L. P. Hartley portrays the children brilliantly, both their manners of speech and their thought processes. Although the concentration is on Eustace we also get to see things occasionally from Hilda’s point of view. Eustace is meek and is overly concerned with pleasing others. He is also scared of trying anything new. Eustace has been told that if he meets Miss Fothergill, an elderly wheelchair-bound rheumatic lady who is often to be seen on the footpaths near the beach, then he must speak to her but Eustace is utterly scared of her. Here’s a bit of dialogue between Eustace and Hilda as Hilda spots Miss Fothergill approaching on a footpath.

Someone was walking alongside it [the cliff edge], perhaps two people. But Hilda had better eyes than he and cried at once, “There’s Miss Fothergill and her companion.”
   “Oh!” cried Eustace; “let’s turn back.”
   But the light of battle was in Hilda’s eye.
   “Why should we turn back? It’s just the opportunity we’ve been looking for.”
   “Perhaps you have,” said Eustace. “I haven’t.”
   He had already turned away from the approaching bath-chair and was tugging at Hilda’s hand.
   “The Bible says, ‘Sick and in prison and I visited you’,” Hilda quoted with considerable effect. “You’ve always been naughty about this, Eustace: it’s the chief failing I’ve never been able to cure you of.”
   “But she’s so ugly,” protested Eustace.
   “What difference does that make?”
   “And she frightens me.”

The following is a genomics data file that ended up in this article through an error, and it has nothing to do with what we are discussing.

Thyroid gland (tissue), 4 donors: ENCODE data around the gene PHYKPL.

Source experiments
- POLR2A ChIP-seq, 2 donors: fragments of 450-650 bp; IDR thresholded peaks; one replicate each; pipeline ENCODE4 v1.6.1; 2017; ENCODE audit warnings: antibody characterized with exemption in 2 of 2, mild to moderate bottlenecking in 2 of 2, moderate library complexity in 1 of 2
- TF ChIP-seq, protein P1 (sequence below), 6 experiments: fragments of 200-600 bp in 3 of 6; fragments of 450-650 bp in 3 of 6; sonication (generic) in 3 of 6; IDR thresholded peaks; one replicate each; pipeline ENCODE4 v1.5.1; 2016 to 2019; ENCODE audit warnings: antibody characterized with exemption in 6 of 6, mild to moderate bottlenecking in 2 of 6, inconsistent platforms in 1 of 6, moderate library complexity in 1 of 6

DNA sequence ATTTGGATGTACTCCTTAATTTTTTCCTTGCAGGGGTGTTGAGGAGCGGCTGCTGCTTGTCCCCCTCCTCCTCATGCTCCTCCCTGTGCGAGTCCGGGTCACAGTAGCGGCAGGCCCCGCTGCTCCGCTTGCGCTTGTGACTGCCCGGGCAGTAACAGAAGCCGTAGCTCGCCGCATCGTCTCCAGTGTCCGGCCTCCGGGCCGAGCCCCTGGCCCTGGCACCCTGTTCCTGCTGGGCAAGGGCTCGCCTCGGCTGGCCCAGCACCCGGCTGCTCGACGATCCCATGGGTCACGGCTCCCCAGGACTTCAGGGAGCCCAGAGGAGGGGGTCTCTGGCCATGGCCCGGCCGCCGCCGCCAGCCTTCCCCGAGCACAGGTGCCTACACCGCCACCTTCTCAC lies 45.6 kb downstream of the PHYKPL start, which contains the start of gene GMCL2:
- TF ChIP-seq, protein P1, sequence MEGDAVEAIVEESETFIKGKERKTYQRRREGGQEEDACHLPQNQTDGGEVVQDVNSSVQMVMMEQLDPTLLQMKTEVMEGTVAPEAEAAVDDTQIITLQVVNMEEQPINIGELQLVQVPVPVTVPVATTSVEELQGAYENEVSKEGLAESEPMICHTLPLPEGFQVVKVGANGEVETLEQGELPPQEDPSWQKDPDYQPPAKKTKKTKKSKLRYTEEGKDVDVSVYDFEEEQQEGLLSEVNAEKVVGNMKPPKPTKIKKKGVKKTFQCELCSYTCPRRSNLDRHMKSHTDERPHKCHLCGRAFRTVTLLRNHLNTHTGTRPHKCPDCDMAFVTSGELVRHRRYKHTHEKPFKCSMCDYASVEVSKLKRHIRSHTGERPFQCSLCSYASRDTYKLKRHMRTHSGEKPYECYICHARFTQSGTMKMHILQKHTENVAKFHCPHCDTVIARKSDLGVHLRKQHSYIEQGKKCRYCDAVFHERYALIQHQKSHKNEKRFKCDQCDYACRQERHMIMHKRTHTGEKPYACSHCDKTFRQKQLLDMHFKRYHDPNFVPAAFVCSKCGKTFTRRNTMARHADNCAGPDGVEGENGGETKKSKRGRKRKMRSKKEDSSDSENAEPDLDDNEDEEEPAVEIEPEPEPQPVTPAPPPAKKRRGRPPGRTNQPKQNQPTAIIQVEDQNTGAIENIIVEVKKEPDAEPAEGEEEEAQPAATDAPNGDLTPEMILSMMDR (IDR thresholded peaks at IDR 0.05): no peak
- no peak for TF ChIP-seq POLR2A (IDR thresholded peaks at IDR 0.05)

“A big boy like you!”
   “Her face is all crooked.”
   “You haven’t seen it—you always run away.”
   “And her hands are all black.”
   “Silly, that’s only her gloves.”
   “Yes, but they aren’t proper hands, that’s why she wears gloves. Annie told me.”
   Annie was the Cherrington’s daily ‘help’.

Eustace’s protestations continue whilst Hilda makes sure he doesn’t escape. Eustace ends up talking to Miss Fothergill and then, as he gets more bold, pushing her in her bath-chair. Although some of his fear has abated it returns when Miss Fothergill asks Eustace and Hilda to tea. This fear of visiting Miss Fothergill grows over the next few days, especially when Hilda reveals that she won’t be accompanying him so he’ll have to go on his own. Meanwhile Eustace is asked by Nancy, a girl he is besotted with, to go on a paper-chase on the day of the tea invitation. Uncharacteristically he exerts his own will, disobeys his parents, and goes on the paper-chase with Nancy—but he pays the price as he gets caught in a thunderstorm, falls ill, and is in bed for weeks. Eustace eventually has tea with Miss Fothergill and once he gets to know her, and gets used to her ‘deformities’, he becomes a regular visitor.